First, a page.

Reviewer Christopher Willard: Chris is the author of the novel Garbage Head (Vehicule Press/Esplanade Books, 2005) and Sundre, (Vehicule Press/Esplanade, 2009). His fiction and poetry have also been published in Salon, Third Wednesday, Ranfurly Review, Ars Medica, Ukula, Coffee House Press, Broken Pencil, Sobriquet, and upcoming in the Broken Pencil Anthology titled Can't Lit. He currently lives in Calgary where he teaches at the Alberta College of Art + Design
Publisher: Esplanade Books
Where the Wild Things Are/Were
The Canadian writer Margaret Atwood once spoke at Oxford University where she described the wendigo as a monster as having a heart of ice. Such a phrase might also exemplify thirty-five year old Margaret H. Atwood, the main character in Missy Marston’s The Love Monster. Her icy heart pumps cold blood and her eyes are cold lenses through which her reflection consists of jowls and crinkles, her co-workers exist to receive her hatred, her office is a metaphor for a litter box, her soon to be ex-husband is the same self-serving jerk he always was, and her coffee cup, well, that’s best used for gin. Margaret H. Atwood reflects that it’s, “Not: how does anyone live through this or that? Just: how does anyone live? Why bother?” The extra-terrestrial Leader who sneaks into her room at night to observe her in another creepy version of the book I’ll Love You Forever does not share her angst. He cares deeply. He finds her exciting. He is dismayed by her lack of positive purpose. He considers alien/human options.
Underlying the surface plot is a subtle scrutinization of our rhizomatic, ironic, counter-intuitive world in which we are forced to continually negotiate the endless onslaughts of influences and media. Our individuality of ‘one in a million’ becomes meaningless in the world of billions where, as Margaret H. Atwood muses, people die, “Millions and millions, year after year.” She wants to kick in the screen of her television to make it stop. Her attempted withdrawal is no cure. Negotiation is a flaccid sedative. Marston presents Atwood as a person who references cultural influences, because they’re that deep, and also as a meta-critical dempster unable to invest real meaning in anything. It is a world-view-as-a-question that I see many contemporary authors taking on in their novels, not as a theme but as a driving background force. The mindset, at surface level in Atwood, worries the Leader. And, quite frankly, I’m worried too. This summer Battleship, the movie (seriously? a movie based on a game?) plays to the masses, presenting another destroy all aliens plot and simultaneously getting people to pay Hollywood for what could be considered an hour and a half recruitment commercial for the US navy. The absurdity of it all is mind-boggling. But unlike our inability to do anything but watch and shake our heads, the alien Leader has the power to enforce change.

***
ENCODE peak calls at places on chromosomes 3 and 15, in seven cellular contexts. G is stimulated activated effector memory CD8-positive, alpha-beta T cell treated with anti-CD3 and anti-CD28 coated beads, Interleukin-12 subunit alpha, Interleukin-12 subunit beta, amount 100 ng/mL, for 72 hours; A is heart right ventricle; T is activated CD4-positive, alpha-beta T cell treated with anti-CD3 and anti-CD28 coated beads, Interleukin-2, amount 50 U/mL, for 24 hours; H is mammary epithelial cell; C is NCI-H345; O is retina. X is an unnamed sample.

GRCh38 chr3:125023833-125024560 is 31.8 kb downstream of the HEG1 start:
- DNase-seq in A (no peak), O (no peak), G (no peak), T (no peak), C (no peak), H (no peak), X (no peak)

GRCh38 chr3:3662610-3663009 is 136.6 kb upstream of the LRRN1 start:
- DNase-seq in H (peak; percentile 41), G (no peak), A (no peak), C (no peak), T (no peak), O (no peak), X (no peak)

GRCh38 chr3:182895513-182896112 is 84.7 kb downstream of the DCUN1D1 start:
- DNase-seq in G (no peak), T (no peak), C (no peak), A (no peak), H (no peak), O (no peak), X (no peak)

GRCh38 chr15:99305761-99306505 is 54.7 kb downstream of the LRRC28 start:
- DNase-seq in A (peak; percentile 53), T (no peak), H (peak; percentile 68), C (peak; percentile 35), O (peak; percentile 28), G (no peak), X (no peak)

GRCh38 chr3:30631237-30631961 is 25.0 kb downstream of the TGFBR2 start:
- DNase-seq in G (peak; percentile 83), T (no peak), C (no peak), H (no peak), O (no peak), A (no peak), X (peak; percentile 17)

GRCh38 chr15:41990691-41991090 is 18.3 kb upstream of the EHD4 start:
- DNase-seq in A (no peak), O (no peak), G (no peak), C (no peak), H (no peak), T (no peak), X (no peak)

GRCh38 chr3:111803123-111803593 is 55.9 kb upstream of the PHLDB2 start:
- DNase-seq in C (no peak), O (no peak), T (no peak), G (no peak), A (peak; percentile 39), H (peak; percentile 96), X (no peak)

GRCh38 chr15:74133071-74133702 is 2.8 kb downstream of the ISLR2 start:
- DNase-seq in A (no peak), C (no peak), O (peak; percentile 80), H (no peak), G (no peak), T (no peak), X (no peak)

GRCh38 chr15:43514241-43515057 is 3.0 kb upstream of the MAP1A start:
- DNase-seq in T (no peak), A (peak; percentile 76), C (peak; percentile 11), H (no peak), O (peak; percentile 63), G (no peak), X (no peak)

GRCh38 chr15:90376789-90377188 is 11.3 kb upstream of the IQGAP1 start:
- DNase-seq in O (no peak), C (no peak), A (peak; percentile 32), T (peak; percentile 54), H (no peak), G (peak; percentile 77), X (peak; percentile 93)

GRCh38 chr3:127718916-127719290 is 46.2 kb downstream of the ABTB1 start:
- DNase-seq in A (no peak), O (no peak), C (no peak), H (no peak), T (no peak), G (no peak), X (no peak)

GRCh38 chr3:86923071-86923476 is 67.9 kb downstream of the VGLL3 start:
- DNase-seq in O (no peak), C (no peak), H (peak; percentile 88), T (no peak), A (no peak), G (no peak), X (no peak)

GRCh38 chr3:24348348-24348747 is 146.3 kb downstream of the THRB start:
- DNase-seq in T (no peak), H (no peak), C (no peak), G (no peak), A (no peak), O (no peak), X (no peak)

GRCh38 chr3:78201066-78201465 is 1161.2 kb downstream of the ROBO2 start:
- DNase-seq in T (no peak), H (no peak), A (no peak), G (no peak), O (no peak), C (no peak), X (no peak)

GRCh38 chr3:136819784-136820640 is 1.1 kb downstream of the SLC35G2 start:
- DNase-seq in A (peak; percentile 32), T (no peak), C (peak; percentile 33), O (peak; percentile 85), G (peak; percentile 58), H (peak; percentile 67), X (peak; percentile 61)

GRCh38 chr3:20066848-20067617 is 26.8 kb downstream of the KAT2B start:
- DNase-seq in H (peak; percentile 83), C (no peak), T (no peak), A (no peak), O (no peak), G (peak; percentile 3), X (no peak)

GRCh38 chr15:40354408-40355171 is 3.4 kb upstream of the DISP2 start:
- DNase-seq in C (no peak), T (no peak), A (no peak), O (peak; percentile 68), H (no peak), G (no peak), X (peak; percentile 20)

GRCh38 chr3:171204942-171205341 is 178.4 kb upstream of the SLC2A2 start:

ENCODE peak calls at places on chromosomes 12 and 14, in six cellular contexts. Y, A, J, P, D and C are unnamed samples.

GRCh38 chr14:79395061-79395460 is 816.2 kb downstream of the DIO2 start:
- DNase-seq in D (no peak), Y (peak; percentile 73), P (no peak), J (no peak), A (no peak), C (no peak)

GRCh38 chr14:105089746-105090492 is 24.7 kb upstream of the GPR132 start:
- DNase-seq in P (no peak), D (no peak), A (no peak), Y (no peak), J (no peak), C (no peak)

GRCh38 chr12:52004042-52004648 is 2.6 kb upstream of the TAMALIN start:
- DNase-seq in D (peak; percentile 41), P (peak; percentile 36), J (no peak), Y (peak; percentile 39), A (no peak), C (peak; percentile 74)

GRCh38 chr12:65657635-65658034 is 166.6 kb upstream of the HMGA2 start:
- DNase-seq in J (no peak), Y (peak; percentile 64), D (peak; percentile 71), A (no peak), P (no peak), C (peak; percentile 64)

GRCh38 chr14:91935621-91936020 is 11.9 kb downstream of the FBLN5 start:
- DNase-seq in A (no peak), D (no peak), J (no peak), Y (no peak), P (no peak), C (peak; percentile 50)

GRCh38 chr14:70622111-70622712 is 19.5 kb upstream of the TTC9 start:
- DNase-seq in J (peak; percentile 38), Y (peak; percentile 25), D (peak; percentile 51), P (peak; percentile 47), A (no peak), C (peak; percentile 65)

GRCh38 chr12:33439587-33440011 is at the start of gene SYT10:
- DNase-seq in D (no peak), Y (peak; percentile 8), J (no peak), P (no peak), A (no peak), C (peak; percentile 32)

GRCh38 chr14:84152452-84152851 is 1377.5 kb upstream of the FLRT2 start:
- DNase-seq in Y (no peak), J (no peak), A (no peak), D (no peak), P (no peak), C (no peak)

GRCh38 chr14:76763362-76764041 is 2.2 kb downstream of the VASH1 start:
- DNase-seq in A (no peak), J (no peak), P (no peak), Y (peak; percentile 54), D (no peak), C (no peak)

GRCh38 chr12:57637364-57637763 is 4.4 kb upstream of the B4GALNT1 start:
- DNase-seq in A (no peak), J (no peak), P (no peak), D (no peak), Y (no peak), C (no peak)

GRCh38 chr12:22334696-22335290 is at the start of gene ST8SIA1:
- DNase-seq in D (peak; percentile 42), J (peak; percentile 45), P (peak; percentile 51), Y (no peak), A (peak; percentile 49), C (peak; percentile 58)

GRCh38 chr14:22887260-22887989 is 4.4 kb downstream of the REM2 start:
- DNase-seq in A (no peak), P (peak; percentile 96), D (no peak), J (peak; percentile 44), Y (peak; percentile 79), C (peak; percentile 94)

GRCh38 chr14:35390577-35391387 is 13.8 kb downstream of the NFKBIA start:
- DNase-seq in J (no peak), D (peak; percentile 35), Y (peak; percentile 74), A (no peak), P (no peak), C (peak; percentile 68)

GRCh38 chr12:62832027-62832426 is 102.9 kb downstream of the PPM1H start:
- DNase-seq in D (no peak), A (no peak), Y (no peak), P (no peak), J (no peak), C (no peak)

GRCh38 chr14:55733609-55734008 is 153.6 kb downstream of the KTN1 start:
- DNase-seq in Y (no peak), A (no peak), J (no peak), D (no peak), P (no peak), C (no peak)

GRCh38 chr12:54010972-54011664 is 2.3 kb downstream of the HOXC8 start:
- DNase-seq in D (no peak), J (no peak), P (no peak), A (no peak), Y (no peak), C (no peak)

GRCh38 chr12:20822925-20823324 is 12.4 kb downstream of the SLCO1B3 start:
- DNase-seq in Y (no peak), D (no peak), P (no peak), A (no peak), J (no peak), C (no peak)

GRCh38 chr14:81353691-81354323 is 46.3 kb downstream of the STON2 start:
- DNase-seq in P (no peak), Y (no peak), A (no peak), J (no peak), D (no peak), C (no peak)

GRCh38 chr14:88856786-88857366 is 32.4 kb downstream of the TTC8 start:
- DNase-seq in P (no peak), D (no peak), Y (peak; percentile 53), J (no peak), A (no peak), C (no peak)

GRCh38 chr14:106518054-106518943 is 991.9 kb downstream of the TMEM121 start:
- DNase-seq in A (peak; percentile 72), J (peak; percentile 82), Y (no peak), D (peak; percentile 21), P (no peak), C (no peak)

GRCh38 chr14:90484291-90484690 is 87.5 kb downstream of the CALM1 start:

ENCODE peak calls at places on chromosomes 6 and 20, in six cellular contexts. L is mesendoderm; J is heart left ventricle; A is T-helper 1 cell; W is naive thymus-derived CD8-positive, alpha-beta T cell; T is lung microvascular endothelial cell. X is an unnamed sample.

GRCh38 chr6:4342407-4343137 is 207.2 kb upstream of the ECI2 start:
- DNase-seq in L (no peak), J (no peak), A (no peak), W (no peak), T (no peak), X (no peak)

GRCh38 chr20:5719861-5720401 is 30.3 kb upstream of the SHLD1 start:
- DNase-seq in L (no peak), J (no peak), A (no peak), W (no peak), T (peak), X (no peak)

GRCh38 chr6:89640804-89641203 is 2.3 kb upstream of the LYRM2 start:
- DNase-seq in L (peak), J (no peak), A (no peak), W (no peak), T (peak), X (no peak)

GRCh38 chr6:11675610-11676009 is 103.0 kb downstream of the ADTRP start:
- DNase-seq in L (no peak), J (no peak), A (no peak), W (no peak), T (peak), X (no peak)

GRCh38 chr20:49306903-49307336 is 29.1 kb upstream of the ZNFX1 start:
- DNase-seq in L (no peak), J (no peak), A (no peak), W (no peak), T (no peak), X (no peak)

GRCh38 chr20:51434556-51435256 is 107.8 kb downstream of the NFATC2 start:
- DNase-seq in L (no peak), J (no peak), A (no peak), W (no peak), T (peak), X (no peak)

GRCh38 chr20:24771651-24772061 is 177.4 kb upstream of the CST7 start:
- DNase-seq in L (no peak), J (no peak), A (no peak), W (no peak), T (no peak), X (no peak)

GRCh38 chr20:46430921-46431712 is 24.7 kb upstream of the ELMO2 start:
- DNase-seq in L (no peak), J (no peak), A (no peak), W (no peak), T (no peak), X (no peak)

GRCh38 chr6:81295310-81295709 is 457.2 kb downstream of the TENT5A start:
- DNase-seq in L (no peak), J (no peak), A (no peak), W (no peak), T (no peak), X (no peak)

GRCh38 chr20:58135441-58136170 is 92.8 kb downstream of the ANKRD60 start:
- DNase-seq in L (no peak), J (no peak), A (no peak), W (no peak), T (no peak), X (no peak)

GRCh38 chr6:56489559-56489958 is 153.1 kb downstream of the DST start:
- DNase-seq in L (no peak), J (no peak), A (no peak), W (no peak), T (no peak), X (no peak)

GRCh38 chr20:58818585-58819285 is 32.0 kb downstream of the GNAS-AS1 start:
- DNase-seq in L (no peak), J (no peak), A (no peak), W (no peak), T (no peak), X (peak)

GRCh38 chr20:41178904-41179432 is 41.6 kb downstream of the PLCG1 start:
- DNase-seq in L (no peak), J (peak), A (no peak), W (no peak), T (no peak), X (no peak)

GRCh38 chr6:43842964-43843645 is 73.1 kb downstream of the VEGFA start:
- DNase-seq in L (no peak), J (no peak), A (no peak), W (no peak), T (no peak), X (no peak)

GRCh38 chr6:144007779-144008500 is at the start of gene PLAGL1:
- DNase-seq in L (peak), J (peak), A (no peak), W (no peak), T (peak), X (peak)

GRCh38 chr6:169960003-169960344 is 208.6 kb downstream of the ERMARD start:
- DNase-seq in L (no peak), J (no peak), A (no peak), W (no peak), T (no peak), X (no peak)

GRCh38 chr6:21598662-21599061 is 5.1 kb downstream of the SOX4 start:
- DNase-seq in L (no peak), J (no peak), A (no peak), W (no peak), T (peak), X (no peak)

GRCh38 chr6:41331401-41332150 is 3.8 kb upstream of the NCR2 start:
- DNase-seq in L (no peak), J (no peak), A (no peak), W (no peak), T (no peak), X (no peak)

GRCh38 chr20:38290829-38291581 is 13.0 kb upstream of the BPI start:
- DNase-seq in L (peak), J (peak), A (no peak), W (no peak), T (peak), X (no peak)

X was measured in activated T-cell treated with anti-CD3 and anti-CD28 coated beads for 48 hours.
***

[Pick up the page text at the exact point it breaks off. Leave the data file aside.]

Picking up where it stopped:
The Love Monster begins as Marston charges into this irrational world with echoes of Arthur Miller’s buoyant and sharp observations and attitudes. By the middle of the book we are reminded of Lisa Moore’s structural chapter/character shifts in Alligator. By the end Marston tones down the writing and settles into a sort of love conquers all theme as Margaret H. Atwood happily assumes a neo-liberal normalcy that I’d expect the alien Leader to find deeply troubling. He’s probably blinded by love. The book is encapsulated quite well by a famous quote of Rilke, “Perhaps all the dragons in our lives are princesses who are only waiting to see us act, just once with beauty and courage. Perhaps everything that frightens us is in its deepest essence, something helpless that wants our love.” And so it is with Atwood as she discards her wild and cynical self and gently embraces those around her. Perhaps this is what Margaret H. Atwood really needed, a love, presented to her by an alien who wished to remind Atwood of her primary magical power: her ability to be human.
Follow Here To Purchase The Love Monster